Rocket Lab mission fails shortly after launch

Rocket Lab mission fails shortly after launch

Mr Beck said the spacecraft, which was launched from Rocket Lab's pad in the Hawke's Bay, was insured.

"We will leave no stone unturned to figure out what happened today so we can learn from it, and get back to the pad", Beck said.

Rocket Lab cut the live stream at that point and it was later announced that the mission failed.

"The financial loss here is generally covered from our customers by insurance. but the bigger loss for us as a company is the time it'll take to investigate it fully and make the corrective action to the launch vehicle", Mr Beck said.

"We are deeply sorry to the customers on board Electron", the Auckland, New Zealand-based company said.

"As a result, the payloads onboard Electron were not deployed to orbit".

"Let me put it this way, I'm not naming anything after the number 13 ever again and I'm not a superstitious person", Beck said when asked to give comment on the unlucky number and in reference to Apollo 13 moon flight that failed two days into the mission.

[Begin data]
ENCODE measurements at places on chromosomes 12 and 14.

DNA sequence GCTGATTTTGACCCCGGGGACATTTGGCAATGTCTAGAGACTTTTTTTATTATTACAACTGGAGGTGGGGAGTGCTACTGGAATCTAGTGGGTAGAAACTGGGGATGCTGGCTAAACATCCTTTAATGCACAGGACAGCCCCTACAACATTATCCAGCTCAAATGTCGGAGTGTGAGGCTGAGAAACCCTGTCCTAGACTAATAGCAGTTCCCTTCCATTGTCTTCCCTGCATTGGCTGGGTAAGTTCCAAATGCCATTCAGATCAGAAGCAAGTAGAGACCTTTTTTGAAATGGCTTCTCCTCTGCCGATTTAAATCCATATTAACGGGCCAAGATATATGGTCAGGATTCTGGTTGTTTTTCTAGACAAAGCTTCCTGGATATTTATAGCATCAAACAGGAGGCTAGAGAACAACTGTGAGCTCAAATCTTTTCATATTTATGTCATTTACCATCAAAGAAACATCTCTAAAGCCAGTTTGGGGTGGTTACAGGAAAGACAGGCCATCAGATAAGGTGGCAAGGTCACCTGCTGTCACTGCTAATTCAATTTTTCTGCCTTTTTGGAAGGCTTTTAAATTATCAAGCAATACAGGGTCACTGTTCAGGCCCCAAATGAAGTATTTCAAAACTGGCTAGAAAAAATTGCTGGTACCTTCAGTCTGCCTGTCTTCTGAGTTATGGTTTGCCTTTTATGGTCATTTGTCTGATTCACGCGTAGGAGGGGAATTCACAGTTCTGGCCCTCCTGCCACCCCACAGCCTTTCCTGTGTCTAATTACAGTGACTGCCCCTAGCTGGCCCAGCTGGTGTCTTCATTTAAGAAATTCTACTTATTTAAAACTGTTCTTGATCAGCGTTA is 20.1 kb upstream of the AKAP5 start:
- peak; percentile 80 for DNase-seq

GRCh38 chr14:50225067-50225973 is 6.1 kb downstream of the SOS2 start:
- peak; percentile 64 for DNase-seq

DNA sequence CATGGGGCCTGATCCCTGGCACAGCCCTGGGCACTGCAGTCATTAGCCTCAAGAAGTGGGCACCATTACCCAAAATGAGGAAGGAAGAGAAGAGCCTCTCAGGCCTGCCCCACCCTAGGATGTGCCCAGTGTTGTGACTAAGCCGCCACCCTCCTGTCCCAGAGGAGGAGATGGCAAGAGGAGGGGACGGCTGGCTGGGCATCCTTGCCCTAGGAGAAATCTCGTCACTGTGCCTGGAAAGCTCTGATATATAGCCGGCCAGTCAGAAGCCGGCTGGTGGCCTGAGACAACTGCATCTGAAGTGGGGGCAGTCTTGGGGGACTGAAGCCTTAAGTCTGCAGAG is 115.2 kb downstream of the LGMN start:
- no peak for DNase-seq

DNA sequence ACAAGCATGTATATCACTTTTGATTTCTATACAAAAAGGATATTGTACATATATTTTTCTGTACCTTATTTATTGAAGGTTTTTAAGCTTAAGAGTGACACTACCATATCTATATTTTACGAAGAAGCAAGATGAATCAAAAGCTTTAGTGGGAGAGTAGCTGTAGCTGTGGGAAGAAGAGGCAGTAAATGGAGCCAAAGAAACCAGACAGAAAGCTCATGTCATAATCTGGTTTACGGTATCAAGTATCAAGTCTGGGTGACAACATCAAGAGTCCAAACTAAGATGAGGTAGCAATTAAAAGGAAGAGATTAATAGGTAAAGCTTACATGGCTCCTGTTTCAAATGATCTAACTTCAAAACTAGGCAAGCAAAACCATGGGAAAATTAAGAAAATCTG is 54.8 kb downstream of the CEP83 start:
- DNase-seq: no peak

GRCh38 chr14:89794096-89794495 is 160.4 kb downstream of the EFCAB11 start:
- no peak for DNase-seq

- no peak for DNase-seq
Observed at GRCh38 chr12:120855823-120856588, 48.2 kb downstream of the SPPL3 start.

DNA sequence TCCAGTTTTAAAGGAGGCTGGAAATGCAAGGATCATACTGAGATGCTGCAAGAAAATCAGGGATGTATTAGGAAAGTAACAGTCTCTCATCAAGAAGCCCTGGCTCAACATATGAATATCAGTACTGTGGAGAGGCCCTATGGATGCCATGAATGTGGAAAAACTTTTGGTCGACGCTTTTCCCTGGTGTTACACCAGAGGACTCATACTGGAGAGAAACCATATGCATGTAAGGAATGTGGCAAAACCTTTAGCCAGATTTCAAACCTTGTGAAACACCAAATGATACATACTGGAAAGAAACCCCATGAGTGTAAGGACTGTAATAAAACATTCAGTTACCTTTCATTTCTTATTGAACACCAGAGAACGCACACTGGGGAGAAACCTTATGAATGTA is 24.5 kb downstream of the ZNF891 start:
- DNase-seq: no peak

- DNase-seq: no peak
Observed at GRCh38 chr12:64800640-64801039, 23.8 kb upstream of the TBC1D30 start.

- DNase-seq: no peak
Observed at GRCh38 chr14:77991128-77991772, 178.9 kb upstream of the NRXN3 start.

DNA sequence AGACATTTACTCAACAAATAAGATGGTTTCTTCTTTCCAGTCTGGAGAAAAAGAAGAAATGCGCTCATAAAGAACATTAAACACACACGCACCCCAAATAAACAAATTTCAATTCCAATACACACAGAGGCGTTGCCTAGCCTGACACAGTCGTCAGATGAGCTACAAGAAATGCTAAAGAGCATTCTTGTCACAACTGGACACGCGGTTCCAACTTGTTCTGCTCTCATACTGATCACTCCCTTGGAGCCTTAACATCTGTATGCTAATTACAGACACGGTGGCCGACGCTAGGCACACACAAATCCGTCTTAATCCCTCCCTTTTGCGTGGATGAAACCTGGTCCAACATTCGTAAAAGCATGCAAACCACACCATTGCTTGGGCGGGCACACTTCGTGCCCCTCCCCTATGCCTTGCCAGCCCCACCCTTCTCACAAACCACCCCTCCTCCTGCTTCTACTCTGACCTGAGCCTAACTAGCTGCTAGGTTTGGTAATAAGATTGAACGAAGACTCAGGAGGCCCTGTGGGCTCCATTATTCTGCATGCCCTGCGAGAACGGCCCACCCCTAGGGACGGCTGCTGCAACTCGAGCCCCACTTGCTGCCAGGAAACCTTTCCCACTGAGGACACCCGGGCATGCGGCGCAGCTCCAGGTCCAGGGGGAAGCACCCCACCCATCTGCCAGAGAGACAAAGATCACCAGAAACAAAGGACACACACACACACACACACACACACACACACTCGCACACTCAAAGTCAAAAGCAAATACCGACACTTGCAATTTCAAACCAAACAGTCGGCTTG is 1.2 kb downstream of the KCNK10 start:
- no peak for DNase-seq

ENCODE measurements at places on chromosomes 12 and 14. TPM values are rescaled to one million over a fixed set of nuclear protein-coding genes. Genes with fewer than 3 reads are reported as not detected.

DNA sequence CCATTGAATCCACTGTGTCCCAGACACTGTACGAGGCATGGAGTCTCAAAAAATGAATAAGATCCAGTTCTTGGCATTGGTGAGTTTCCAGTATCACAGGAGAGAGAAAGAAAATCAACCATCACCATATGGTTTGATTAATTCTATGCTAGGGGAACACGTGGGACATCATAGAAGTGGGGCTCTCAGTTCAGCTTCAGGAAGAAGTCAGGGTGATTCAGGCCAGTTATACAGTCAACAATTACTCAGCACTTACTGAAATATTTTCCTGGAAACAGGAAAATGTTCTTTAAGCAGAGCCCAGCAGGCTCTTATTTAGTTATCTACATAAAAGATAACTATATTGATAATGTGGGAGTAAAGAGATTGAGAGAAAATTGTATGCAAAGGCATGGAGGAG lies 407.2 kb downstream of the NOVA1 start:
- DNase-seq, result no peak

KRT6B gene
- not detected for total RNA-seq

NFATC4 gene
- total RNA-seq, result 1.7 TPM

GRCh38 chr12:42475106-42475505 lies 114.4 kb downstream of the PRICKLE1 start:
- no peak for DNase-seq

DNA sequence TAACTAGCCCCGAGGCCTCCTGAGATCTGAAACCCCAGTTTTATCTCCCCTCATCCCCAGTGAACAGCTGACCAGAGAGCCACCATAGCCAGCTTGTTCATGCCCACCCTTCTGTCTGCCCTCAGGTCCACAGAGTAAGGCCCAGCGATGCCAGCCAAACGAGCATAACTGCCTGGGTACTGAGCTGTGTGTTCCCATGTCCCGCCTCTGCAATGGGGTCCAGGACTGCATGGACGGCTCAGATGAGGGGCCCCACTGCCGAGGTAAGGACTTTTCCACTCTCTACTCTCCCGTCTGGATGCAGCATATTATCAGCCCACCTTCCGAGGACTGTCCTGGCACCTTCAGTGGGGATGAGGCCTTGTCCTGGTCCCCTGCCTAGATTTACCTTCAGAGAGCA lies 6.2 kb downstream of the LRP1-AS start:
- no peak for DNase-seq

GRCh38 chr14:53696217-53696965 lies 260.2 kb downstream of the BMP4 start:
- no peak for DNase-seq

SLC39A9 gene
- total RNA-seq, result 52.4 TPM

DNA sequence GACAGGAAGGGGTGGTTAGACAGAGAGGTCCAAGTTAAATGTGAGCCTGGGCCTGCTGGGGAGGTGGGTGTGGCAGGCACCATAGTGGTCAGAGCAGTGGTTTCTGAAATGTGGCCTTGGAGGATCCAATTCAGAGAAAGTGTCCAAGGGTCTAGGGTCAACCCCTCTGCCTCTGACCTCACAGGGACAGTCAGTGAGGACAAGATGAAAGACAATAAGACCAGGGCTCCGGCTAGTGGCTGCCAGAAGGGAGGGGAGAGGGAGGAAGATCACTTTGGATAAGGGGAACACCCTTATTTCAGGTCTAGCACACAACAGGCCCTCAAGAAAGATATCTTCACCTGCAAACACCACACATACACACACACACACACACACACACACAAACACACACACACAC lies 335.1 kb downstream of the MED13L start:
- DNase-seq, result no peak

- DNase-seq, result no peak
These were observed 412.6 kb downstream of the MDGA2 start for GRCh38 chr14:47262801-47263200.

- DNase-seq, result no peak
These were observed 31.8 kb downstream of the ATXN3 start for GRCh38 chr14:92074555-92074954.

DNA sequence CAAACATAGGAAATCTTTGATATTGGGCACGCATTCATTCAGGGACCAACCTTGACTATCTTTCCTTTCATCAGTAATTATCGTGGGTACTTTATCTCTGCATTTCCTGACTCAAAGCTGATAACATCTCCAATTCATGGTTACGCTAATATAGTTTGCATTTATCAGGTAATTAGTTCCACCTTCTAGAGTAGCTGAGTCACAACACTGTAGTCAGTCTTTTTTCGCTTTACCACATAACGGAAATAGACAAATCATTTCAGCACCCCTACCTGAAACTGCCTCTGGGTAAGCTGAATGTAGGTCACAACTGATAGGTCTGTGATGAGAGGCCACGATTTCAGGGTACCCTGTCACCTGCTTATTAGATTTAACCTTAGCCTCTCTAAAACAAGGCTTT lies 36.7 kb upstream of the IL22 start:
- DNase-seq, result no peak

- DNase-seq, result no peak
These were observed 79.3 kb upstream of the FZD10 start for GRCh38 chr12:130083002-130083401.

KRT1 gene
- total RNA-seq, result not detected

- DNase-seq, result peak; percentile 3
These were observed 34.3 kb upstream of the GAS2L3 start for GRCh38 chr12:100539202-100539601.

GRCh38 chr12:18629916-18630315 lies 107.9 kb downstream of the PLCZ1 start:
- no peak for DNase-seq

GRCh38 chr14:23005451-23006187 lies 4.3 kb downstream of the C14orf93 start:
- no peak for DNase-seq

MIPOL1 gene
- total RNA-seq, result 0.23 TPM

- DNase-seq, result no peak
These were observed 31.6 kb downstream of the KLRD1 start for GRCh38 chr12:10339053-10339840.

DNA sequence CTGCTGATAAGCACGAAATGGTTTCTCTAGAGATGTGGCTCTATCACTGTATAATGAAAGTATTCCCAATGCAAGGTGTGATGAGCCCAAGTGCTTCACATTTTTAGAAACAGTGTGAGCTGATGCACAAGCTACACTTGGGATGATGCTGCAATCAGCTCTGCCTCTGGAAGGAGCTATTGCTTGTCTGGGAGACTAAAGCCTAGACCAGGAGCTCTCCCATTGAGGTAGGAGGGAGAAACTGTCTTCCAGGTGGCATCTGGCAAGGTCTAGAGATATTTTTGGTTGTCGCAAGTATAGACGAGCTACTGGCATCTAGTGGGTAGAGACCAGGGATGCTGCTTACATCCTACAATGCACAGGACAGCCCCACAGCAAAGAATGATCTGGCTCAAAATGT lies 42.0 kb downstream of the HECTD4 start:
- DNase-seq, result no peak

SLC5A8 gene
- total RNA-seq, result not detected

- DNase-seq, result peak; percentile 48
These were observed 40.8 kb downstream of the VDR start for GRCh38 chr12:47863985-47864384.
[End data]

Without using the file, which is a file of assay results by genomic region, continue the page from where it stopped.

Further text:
Rocket Lab co-founder Peter Beck.

In a statement on its website, Rocket Lab said it had experienced an "anomaly" four minutes into the flight and was working closely with the Federal Aviation Administration in the United States to identify the cause.

The mission appeared to be progressing as intended, but the launch vehicle appeared to experience unexpected stress during the "Max Q" phase of launch, or the period during which the Electron rocket experiences the most significant atmospheric pressure prior to entering space. It was supposed to be demonstrating an Earth imaging camera system ahead of plans for mass production.

"Today's anomaly is a reminder that space launch can be unforgiving, but we will identify the issue, rectify it, and be safely back on the pad as soon as possible".

And, it said: "Planet's satellites are capable of imaging the Earth's entire landmass on a near-daily basis".

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